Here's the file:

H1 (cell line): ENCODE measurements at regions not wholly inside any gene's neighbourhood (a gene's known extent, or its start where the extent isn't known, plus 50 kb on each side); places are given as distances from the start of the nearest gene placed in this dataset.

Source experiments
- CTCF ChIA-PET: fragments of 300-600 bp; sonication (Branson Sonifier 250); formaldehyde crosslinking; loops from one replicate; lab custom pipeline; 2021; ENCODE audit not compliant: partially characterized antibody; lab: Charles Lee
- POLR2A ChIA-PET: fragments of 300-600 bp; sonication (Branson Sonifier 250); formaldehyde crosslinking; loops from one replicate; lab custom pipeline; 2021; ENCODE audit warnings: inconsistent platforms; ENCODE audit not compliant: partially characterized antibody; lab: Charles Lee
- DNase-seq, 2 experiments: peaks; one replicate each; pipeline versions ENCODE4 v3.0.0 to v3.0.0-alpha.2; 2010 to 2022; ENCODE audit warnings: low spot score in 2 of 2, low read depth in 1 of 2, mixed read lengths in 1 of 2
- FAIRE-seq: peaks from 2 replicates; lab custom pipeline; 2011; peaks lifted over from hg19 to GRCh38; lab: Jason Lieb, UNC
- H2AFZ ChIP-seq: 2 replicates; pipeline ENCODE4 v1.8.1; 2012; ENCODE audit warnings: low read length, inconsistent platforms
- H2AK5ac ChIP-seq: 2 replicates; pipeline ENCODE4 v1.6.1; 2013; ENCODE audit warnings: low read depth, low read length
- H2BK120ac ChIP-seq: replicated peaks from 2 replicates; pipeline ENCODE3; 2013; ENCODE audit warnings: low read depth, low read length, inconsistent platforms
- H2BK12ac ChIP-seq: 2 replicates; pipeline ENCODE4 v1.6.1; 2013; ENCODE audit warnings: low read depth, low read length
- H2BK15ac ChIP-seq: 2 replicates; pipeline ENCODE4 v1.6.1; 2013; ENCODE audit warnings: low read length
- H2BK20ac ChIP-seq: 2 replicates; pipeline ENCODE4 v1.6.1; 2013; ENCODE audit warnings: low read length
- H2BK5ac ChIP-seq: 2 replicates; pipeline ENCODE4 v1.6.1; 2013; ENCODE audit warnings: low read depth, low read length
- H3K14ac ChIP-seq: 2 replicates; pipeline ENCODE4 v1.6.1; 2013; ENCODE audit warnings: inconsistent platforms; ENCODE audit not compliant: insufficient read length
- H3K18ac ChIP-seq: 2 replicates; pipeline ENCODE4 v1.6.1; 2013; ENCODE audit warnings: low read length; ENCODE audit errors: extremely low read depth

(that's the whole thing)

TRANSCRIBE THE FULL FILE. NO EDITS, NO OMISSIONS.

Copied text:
H1 (cell line): ENCODE measurements at regions not wholly inside any gene's neighbourhood (a gene's known extent, or its start where the extent isn't known, plus 50 kb on each side); places are given as distances from the start of the nearest gene placed in this dataset.

Source experiments
- CTCF ChIA-PET: fragments of 300-600 bp; sonication (Branson Sonifier 250); formaldehyde crosslinking; loops from one replicate; lab custom pipeline; 2021; ENCODE audit not compliant: partially characterized antibody; lab: Charles Lee
- POLR2A ChIA-PET: fragments of 300-600 bp; sonication (Branson Sonifier 250); formaldehyde crosslinking; loops from one replicate; lab custom pipeline; 2021; ENCODE audit warnings: inconsistent platforms; ENCODE audit not compliant: partially characterized antibody; lab: Charles Lee
- DNase-seq, 2 experiments: peaks; one replicate each; pipeline versions ENCODE4 v3.0.0 to v3.0.0-alpha.2; 2010 to 2022; ENCODE audit warnings: low spot score in 2 of 2, low read depth in 1 of 2, mixed read lengths in 1 of 2
- FAIRE-seq: peaks from 2 replicates; lab custom pipeline; 2011; peaks lifted over from hg19 to GRCh38; lab: Jason Lieb, UNC
- H2AFZ ChIP-seq: 2 replicates; pipeline ENCODE4 v1.8.1; 2012; ENCODE audit warnings: low read length, inconsistent platforms
- H2AK5ac ChIP-seq: 2 replicates; pipeline ENCODE4 v1.6.1; 2013; ENCODE audit warnings: low read depth, low read length
- H2BK120ac ChIP-seq: replicated peaks from 2 replicates; pipeline ENCODE3; 2013; ENCODE audit warnings: low read depth, low read length, inconsistent platforms
- H2BK12ac ChIP-seq: 2 replicates; pipeline ENCODE4 v1.6.1; 2013; ENCODE audit warnings: low read depth, low read length
- H2BK15ac ChIP-seq: 2 replicates; pipeline ENCODE4 v1.6.1; 2013; ENCODE audit warnings: low read length
- H2BK20ac ChIP-seq: 2 replicates; pipeline ENCODE4 v1.6.1; 2013; ENCODE audit warnings: low read length
- H2BK5ac ChIP-seq: 2 replicates; pipeline ENCODE4 v1.6.1; 2013; ENCODE audit warnings: low read depth, low read length
- H3K14ac ChIP-seq: 2 replicates; pipeline ENCODE4 v1.6.1; 2013; ENCODE audit warnings: inconsistent platforms; ENCODE audit not compliant: insufficient read length
- H3K18ac ChIP-seq: 2 replicates; pipeline ENCODE4 v1.6.1; 2013; ENCODE audit warnings: low read length; ENCODE audit errors: extremely low read depth